What Companies Should Learn from Mark Zuckerberg’s comments on Holocaust denial and other mistakes – The Need to Show Conviction
Last week, Facebook’s Mark Zuckerberg stated in an interview that he will not remove statements nor take down posts denying the Holocaust-the systematic, documented murder of 6,000,000 Jews.
To state it bluntly: I am appalled at Zuckerberg and Facebook for allowing Holocaust deniers to use the social network to spew blatant anti-Semitism and outright lies. As the child of Holocaust survivors and the head of a successful financial PR agency, I believe I speak with some authority on this issue. With more than 30 years of experience as a communications professional, I know a thing or two about tone, the power of words, and what it means to be a leader.
My mother, of blessed memory, who on a daily basis stepped over corpses and starving children in the Warsaw ghetto before surviving the bombing of Warsaw and being shipped to a slave labor camp, always admonished me to demonstrate “civil courage.” That is, having the conviction of principle to do the right thing and act in a certain way—the right way, even if doing so meant that you needed to step a little outside of your comfort zone.
We tell our clients—asset and wealth managers who regularly face wide swings of volatility, underperformance and even redemptions—that they need to demonstrate conviction to their investors—during good times and bad.
It’s this sense of conviction and civil courage that are missing from Zuckerberg’s thinking and actions (or lack thereof in this case).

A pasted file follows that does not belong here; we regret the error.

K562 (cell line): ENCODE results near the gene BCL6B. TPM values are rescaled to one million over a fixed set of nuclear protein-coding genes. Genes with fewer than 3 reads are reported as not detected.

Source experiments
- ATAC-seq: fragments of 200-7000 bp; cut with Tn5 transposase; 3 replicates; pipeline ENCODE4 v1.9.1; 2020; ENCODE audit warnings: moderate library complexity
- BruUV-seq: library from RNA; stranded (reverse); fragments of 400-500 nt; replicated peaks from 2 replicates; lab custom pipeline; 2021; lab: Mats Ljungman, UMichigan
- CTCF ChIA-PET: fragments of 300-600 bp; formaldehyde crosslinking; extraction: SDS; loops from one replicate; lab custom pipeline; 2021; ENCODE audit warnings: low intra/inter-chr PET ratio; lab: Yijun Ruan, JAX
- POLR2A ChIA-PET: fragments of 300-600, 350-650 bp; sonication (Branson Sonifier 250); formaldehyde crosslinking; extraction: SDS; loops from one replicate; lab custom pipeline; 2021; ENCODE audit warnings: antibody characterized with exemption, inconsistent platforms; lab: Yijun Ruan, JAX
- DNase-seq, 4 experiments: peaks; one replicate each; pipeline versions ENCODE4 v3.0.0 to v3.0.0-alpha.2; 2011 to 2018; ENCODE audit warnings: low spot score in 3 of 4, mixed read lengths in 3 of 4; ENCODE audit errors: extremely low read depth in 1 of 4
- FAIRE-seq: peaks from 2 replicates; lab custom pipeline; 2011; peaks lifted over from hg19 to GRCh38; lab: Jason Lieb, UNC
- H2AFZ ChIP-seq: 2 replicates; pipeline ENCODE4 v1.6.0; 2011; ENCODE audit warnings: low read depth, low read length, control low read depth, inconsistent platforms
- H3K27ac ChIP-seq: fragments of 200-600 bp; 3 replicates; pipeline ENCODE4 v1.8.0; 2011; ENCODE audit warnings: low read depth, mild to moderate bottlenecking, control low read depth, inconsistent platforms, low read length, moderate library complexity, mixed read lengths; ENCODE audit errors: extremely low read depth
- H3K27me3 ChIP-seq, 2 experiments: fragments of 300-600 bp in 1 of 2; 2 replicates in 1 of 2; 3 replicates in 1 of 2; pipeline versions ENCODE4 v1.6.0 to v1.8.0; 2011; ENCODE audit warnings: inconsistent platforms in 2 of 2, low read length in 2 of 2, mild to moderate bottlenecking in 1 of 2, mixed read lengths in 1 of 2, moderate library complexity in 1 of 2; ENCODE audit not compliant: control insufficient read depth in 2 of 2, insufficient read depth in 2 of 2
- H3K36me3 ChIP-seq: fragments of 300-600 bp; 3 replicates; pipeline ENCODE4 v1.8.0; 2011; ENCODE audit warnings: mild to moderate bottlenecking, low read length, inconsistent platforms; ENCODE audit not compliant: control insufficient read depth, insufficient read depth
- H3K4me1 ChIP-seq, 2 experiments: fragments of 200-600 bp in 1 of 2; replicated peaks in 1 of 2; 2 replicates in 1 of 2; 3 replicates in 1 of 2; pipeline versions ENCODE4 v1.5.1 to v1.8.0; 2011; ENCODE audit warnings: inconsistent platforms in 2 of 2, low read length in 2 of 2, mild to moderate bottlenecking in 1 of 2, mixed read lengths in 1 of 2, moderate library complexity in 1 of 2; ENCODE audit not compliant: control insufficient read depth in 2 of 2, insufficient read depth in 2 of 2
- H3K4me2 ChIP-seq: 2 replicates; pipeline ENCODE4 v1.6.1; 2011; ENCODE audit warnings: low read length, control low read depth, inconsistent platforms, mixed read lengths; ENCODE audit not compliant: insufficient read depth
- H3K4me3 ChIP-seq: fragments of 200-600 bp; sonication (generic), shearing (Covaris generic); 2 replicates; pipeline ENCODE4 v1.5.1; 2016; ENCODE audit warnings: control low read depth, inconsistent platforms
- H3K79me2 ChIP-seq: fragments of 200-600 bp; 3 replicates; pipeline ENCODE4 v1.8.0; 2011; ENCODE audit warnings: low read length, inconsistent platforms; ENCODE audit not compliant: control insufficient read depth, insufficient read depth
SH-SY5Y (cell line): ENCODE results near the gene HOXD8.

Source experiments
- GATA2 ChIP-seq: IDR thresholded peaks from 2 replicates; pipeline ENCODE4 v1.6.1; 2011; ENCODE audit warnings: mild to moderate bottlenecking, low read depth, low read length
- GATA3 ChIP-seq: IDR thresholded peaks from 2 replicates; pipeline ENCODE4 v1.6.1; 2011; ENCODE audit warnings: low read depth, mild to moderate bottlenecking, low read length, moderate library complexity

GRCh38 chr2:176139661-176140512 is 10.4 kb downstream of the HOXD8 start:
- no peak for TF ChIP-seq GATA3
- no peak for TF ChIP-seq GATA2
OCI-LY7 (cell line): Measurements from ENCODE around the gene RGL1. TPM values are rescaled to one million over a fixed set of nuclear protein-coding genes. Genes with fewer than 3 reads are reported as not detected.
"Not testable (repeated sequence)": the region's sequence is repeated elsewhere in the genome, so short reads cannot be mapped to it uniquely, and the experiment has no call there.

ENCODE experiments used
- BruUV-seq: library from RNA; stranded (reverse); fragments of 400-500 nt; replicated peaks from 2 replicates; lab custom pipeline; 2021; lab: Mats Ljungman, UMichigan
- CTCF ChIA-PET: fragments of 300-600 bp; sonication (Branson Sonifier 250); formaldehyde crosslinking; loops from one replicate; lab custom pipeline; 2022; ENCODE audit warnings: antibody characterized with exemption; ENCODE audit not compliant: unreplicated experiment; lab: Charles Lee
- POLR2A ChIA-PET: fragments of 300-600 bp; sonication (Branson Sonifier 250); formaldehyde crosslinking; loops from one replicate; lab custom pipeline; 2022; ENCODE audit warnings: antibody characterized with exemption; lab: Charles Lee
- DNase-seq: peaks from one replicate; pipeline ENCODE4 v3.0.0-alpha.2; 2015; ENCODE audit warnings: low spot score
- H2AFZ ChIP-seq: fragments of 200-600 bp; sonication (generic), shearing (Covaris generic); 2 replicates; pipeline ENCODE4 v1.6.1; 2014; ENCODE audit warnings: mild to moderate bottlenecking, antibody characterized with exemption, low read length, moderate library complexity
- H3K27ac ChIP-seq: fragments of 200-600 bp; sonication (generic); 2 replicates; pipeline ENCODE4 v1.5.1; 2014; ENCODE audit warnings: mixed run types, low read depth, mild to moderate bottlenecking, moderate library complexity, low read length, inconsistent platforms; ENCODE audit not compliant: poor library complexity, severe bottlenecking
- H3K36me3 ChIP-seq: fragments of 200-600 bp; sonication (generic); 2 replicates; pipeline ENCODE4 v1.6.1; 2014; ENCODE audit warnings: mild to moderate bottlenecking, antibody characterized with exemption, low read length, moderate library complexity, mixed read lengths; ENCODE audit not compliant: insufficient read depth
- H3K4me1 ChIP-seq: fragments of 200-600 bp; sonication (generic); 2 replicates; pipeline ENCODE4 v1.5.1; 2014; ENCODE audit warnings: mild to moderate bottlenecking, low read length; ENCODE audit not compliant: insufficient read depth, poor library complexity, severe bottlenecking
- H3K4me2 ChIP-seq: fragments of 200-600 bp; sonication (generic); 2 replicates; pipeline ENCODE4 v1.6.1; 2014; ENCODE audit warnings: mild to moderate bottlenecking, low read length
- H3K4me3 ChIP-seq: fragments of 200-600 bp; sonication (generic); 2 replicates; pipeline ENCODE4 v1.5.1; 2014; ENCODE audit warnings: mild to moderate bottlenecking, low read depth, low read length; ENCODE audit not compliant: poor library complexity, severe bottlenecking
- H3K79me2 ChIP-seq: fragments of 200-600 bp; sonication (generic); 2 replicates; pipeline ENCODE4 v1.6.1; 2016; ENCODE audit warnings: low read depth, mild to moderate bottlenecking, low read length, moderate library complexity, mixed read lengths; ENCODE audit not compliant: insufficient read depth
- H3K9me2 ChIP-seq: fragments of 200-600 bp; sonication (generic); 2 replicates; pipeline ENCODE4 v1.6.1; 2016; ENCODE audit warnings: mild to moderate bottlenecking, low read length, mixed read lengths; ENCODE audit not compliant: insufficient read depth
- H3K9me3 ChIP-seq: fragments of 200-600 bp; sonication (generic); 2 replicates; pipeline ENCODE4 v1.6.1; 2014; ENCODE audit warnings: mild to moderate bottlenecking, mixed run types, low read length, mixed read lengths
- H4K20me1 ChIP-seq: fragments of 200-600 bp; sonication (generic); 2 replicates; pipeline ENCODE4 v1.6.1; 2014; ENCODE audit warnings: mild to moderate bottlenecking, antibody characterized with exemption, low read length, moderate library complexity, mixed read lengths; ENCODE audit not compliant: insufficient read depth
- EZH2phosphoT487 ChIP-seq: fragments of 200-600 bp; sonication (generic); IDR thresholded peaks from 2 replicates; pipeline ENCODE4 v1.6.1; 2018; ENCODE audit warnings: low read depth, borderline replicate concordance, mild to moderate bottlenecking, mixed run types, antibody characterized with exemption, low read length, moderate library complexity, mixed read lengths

Zuckerberg knows that Holocaust denial is hateful and a lie.
Although I am far from an expert on the first amendment, it’s clear to me that Holocaust denial is hateful speech directed at Jewish people.
It shocks me that Mark Zuckerberg, who is Jewish himself, isn’t censoring Holocaust deniers although Facebook is preventing many other groups and individuals from spreading hate and inciting people to violence. Even though Zuckerberg says that he is personally offended by Holocaust deniers, I don’t buy his rationale as to why he’s allowing them to continue unabated. He stated, “…I don’t believe that our platform should take that down because I think there are things that different people get wrong.”
I am not sure what he is referring to. Holocaust deniers are not “getting it wrong,” they are just filled with hate and bigotry. Is that even debatable? Nearly everyone from the ADL to the government of Germany has denounced Zuckerberg’s stance.
It doesn’t take a PhD in ethics or a constitutional expert to understand that the perpetuation of a lie, if told often enough, soon becomes truth. After all, it was none other than Joseph Goebbels, Hitler’s minister of propaganda who said, “if you tell a lie big enough and keep repeating it, people will eventually come to believe it.”
Facebook has taken many steps to correct its data breaches and abuse of its platform for nefarious purposes. It also is taking corrective actions to block out what it deems as hate speech, especially speech that could incite violence.
We are living in a time when the very notion of civility and tolerance is being questioned on a daily basis. Zuckerberg needs to show some civil courage and do the right thing. Holocaust denial has no place on Facebook, in our public discourse, or anywhere.
Article by Richard Dukas, Chairman & CEO, Dukas Linden Public Relations